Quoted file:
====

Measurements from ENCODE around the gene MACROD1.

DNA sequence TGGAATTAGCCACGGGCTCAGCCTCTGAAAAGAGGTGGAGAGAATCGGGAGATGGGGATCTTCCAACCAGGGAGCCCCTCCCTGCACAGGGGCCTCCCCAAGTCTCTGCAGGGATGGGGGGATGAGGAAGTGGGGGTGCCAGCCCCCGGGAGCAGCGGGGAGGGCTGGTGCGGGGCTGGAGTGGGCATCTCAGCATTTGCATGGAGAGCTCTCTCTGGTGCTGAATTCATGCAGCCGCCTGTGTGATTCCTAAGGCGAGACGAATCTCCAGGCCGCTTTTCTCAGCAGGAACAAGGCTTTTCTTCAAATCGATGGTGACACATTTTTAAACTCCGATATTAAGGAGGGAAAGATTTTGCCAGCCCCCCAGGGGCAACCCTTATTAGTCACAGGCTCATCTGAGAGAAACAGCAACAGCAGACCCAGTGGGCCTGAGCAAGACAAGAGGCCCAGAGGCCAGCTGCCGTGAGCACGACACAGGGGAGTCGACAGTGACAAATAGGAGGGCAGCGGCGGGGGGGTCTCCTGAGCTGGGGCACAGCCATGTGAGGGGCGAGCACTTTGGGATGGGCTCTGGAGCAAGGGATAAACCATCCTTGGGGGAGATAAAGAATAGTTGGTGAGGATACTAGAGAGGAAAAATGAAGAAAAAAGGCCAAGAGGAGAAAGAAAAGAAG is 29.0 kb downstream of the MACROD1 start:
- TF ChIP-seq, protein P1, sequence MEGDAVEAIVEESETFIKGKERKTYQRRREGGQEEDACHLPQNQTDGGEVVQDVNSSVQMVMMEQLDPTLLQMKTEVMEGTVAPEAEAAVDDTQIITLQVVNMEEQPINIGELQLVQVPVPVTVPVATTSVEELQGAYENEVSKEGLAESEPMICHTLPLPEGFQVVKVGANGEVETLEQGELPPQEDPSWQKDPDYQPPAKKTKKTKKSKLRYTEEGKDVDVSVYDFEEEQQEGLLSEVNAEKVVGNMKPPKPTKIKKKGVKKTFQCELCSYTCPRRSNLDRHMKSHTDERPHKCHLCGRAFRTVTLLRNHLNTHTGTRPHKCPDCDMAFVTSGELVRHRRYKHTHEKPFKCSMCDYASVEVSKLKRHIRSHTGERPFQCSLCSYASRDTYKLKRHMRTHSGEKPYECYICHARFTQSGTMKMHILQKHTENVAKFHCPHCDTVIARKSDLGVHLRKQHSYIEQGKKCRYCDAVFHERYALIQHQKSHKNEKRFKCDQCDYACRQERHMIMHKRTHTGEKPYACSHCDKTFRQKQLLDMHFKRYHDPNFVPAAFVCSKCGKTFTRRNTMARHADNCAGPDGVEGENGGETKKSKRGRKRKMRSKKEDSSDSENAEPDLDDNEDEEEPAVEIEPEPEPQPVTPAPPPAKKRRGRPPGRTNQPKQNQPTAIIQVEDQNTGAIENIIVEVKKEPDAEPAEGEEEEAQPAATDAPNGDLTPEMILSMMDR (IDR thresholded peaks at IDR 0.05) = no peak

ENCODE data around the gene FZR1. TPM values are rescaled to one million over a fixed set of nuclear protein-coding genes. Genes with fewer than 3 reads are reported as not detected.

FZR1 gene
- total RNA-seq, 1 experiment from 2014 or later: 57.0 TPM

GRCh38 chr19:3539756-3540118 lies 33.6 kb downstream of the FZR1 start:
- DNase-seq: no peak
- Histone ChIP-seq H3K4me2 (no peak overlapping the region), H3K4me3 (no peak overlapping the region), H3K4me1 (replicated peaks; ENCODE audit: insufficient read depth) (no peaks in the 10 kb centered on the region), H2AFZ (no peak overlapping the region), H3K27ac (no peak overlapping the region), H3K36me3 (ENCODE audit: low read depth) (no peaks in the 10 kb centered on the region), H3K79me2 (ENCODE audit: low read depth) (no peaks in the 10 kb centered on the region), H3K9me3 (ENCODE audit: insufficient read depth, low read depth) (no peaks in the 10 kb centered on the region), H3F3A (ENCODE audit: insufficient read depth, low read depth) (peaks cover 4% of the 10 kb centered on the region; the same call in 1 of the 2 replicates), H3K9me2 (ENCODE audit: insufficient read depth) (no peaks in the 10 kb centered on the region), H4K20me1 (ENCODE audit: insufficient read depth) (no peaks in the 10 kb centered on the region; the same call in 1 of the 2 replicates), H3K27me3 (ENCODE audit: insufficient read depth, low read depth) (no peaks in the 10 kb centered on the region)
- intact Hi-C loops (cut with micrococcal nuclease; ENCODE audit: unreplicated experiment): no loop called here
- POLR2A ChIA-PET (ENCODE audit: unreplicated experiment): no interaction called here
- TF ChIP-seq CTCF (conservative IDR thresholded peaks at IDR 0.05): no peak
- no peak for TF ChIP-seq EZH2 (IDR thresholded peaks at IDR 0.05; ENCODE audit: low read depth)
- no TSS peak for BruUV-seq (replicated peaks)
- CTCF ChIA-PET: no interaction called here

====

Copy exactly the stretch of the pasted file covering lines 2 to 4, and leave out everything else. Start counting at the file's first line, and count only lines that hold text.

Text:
DNA sequence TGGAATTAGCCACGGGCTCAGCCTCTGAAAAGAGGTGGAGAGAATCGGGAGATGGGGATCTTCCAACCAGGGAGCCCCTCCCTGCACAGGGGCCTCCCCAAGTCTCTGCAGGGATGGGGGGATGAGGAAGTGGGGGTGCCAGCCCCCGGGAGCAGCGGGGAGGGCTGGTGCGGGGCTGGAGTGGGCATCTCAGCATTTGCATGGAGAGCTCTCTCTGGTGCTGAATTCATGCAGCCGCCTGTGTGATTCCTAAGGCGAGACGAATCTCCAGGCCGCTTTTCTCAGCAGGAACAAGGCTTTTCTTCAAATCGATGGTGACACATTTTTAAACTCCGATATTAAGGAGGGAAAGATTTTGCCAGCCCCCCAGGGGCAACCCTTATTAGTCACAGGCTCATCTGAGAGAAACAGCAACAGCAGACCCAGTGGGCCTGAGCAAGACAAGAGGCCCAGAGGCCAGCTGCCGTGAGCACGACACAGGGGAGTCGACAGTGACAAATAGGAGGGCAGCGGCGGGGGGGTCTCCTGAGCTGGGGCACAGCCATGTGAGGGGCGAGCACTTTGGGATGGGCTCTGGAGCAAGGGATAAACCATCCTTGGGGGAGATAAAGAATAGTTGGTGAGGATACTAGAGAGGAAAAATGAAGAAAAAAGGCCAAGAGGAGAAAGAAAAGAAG is 29.0 kb downstream of the MACROD1 start:
- TF ChIP-seq, protein P1, sequence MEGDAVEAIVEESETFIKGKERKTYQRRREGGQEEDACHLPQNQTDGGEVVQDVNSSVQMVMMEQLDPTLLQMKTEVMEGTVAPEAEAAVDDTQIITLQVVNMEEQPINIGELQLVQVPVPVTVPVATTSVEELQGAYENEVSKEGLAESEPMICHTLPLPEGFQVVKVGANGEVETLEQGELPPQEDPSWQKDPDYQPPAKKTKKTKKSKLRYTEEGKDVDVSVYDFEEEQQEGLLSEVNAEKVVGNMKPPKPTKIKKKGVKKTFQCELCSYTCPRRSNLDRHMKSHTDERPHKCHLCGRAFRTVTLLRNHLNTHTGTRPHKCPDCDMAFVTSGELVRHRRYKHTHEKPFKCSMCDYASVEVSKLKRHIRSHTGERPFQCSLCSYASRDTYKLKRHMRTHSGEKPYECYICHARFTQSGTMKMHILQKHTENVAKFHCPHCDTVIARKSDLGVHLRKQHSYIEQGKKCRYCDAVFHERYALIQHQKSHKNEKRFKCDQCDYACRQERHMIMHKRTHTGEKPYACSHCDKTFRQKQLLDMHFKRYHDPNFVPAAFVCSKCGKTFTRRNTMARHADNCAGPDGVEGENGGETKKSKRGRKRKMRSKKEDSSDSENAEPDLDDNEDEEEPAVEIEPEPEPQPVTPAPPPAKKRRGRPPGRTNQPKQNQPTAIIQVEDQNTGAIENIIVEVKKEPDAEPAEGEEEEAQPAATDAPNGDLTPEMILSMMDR (IDR thresholded peaks at IDR 0.05) = no peak

ENCODE data around the gene FZR1. TPM values are rescaled to one million over a fixed set of nuclear protein-coding genes. Genes with fewer than 3 reads are reported as not detected.